LONDON: Air travel is the only form of transport to have gone backwards over the past 20 years.
Trains now go faster. Buses pollute less. Cars are smarter, and electric. So are bicycles, ferries and lorries.
Flying, on the other hand, is considerably more horrible than it used to be. Years after a British terrorist failed to set off a bomb in his shoes on a 2001 flight from Paris to Miami, flyers still face maddening rules on liquids as they are squeezed into smaller seats and charged for sandwiches they once got for free.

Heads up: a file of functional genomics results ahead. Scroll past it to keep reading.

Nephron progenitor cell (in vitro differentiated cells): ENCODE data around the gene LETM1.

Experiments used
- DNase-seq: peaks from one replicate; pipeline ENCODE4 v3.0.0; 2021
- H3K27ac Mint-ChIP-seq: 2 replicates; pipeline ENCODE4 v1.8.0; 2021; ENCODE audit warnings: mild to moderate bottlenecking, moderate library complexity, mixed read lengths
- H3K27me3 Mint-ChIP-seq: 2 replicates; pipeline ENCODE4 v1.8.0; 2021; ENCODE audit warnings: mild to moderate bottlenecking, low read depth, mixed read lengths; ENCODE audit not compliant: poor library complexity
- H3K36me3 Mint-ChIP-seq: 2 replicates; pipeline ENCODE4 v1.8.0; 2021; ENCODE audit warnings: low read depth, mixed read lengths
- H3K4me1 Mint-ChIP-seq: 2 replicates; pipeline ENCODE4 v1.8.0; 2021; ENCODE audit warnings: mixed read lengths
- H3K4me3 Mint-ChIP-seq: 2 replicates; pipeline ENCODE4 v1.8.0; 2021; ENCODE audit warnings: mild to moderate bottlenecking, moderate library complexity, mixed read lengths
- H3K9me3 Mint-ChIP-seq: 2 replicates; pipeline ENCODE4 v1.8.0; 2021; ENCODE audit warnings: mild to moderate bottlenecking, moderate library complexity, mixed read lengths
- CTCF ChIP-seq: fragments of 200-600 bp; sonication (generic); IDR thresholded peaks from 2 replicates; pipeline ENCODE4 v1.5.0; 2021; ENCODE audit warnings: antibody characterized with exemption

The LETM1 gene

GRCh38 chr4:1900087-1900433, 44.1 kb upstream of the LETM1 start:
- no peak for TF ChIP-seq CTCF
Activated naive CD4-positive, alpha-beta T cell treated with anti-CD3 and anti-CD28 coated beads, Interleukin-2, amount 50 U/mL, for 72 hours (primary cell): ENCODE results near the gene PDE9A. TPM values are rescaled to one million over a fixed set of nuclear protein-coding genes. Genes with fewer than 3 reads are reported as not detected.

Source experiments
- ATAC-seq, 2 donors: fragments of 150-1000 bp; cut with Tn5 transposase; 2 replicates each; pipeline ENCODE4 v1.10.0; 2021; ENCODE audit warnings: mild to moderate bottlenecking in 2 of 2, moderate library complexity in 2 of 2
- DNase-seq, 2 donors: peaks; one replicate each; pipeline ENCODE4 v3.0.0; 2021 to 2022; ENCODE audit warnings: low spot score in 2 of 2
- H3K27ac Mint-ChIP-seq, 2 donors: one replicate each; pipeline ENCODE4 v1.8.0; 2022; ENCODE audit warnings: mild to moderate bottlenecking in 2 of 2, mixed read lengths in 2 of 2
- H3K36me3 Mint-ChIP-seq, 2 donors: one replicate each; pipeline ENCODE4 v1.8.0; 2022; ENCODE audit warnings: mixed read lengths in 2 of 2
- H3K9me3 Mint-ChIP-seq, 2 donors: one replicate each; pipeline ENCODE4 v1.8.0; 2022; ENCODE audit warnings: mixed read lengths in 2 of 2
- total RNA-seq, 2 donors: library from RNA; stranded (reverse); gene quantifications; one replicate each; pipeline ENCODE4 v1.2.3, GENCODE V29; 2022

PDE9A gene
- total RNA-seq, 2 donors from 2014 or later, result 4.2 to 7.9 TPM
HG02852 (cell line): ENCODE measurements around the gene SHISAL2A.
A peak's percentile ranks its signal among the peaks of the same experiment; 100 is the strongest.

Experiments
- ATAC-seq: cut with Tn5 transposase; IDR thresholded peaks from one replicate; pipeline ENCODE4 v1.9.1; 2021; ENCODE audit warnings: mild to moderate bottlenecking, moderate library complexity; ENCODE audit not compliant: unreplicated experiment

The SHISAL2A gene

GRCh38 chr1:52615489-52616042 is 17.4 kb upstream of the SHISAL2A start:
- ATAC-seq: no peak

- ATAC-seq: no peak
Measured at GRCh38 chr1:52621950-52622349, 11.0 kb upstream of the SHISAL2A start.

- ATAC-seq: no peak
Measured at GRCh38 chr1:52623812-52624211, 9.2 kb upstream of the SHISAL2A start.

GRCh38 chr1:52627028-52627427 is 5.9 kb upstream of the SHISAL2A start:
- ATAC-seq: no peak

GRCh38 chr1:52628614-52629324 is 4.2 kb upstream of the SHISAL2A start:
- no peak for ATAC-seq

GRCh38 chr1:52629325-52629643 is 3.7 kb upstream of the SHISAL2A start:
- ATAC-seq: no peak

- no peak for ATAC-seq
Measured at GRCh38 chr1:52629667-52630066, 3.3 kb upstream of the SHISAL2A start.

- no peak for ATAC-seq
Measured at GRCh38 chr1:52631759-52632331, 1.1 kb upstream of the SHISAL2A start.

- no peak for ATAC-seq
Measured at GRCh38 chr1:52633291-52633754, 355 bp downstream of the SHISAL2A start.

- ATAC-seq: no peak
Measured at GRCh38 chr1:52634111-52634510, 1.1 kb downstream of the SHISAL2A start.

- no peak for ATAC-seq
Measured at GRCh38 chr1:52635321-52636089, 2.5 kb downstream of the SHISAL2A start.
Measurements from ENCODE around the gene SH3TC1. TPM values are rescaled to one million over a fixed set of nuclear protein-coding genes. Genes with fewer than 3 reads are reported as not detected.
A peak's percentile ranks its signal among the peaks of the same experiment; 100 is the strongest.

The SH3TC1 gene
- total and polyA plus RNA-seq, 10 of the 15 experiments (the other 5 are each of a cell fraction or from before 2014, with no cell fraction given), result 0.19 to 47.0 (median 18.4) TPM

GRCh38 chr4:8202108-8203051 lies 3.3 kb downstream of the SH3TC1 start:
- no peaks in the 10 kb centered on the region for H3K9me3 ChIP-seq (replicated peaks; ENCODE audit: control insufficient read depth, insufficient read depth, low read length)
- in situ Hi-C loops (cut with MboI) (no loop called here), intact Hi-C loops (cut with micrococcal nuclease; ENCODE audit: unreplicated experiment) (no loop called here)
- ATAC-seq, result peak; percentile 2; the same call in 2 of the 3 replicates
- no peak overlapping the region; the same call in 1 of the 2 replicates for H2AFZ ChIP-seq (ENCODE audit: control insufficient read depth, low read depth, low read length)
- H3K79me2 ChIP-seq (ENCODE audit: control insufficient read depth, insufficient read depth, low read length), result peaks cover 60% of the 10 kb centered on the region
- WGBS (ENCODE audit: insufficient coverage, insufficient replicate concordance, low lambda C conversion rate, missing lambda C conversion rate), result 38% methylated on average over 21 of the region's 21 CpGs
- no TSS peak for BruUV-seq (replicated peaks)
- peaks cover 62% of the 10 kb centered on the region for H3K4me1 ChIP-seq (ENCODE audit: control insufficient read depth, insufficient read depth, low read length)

Flying might be cheaper and safer, but it is also slower than it was in 2003, when Concorde took its last flight across the Atlantic – in roughly half the time it takes today. Airlines promised supersonic flight would come back. It has not.
I stood in a long queue at a small Spanish airport last week, where I saw something I had never seen in more than 30 years of flying.
The line was full of people boarding two flights to London, one to Gatwick, which I was on, and one to Stansted, both due to leave at about 11am.
We were queuing to get our passports stamped, as one does post-Brexit, just a few metres from exit doors beyond which waiting planes were clearly visible.